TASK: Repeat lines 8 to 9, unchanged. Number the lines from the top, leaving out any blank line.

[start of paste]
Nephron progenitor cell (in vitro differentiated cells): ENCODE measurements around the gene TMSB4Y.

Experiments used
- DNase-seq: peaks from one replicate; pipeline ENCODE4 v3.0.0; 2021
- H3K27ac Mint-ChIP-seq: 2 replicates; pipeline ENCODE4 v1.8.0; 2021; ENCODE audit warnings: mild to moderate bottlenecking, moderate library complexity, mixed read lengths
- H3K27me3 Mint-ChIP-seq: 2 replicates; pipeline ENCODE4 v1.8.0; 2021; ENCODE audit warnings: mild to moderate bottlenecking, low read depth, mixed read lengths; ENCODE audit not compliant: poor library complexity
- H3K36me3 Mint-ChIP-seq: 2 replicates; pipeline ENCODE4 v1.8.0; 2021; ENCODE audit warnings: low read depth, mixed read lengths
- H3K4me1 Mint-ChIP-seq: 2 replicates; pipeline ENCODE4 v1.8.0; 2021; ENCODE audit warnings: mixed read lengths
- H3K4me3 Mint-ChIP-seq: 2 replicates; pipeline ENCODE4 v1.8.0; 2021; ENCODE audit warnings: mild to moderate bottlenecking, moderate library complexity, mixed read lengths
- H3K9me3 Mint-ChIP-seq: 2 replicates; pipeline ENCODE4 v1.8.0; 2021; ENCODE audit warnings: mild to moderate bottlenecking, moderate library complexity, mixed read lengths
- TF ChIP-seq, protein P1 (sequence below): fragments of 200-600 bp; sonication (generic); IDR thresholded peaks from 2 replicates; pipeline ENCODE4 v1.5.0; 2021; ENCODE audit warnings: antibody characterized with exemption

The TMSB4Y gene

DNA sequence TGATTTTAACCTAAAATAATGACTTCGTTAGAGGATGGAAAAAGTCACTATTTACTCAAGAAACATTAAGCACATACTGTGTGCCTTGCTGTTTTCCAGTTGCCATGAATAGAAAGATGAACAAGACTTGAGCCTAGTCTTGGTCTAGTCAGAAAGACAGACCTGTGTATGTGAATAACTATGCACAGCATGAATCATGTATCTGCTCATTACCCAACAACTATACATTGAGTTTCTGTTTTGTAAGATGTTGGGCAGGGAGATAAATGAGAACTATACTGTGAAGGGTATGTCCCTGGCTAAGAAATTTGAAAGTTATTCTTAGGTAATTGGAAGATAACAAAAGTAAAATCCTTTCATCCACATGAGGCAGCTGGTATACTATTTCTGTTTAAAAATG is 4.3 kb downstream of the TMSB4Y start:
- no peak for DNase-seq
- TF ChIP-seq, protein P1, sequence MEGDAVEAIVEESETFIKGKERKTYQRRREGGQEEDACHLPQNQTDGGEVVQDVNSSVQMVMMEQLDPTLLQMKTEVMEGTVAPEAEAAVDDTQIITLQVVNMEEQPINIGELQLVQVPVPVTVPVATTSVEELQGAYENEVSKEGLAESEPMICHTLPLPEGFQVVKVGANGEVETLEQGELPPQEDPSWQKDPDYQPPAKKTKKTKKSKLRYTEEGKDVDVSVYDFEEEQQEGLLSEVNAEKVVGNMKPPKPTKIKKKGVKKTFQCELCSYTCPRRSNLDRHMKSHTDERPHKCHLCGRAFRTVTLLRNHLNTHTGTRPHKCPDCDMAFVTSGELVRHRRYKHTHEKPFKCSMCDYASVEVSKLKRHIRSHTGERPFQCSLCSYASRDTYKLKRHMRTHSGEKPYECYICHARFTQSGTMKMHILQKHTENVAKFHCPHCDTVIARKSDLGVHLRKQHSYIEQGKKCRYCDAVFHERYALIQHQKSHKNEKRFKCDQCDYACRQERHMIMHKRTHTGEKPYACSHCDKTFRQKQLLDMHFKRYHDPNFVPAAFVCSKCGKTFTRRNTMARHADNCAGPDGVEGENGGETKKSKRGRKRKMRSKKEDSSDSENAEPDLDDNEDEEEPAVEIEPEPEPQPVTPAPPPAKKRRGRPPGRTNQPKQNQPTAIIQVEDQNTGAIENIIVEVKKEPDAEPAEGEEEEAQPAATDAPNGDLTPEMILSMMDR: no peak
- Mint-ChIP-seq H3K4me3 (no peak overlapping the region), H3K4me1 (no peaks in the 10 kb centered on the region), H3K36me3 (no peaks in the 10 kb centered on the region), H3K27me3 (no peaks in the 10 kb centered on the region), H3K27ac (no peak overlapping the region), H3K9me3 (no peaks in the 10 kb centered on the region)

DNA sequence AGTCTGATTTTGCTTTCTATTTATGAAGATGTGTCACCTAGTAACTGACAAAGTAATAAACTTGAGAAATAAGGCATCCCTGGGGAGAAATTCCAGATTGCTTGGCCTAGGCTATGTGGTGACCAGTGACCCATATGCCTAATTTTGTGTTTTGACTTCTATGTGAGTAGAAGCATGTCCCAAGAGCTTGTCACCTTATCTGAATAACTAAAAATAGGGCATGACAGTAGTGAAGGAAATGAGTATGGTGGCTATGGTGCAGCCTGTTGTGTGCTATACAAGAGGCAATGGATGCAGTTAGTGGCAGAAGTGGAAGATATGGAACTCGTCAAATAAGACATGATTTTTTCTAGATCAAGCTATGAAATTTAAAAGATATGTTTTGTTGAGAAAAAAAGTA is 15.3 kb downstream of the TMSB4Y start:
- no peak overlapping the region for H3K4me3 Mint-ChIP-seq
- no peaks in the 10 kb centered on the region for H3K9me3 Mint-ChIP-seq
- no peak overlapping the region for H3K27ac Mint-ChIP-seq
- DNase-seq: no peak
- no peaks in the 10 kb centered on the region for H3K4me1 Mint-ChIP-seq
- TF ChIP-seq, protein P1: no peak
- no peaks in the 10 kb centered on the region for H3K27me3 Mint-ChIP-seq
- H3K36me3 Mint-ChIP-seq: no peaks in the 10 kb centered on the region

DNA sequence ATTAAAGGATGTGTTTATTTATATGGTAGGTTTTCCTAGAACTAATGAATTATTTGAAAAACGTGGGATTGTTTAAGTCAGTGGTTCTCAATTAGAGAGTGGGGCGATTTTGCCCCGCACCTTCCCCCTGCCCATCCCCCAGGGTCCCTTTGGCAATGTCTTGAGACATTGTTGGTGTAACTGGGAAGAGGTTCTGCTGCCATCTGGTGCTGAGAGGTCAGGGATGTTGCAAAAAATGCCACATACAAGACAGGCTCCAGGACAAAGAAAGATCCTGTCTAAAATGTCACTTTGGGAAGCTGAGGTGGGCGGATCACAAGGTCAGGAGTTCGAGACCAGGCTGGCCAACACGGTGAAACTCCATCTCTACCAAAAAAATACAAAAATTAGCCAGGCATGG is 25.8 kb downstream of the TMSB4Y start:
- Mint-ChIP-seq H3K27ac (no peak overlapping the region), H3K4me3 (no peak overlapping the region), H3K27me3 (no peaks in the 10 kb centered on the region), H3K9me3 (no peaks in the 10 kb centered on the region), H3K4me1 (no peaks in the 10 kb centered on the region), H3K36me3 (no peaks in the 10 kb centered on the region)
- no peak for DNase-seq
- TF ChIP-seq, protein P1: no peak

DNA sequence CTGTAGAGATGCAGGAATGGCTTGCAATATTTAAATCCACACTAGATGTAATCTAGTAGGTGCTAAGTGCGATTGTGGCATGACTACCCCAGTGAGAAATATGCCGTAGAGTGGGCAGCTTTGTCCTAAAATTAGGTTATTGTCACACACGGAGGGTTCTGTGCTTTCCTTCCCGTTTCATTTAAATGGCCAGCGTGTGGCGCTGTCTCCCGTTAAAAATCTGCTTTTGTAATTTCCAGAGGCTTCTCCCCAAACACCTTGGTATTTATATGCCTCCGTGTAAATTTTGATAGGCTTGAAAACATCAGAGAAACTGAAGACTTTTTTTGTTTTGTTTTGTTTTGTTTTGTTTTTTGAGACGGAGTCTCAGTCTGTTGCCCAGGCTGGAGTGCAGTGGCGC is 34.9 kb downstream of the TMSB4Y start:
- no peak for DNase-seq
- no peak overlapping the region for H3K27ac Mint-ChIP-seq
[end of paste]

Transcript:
- H3K4me3 Mint-ChIP-seq: 2 replicates; pipeline ENCODE4 v1.8.0; 2021; ENCODE audit warnings: mild to moderate bottlenecking, moderate library complexity, mixed read lengths
- H3K9me3 Mint-ChIP-seq: 2 replicates; pipeline ENCODE4 v1.8.0; 2021; ENCODE audit warnings: mild to moderate bottlenecking, moderate library complexity, mixed read lengths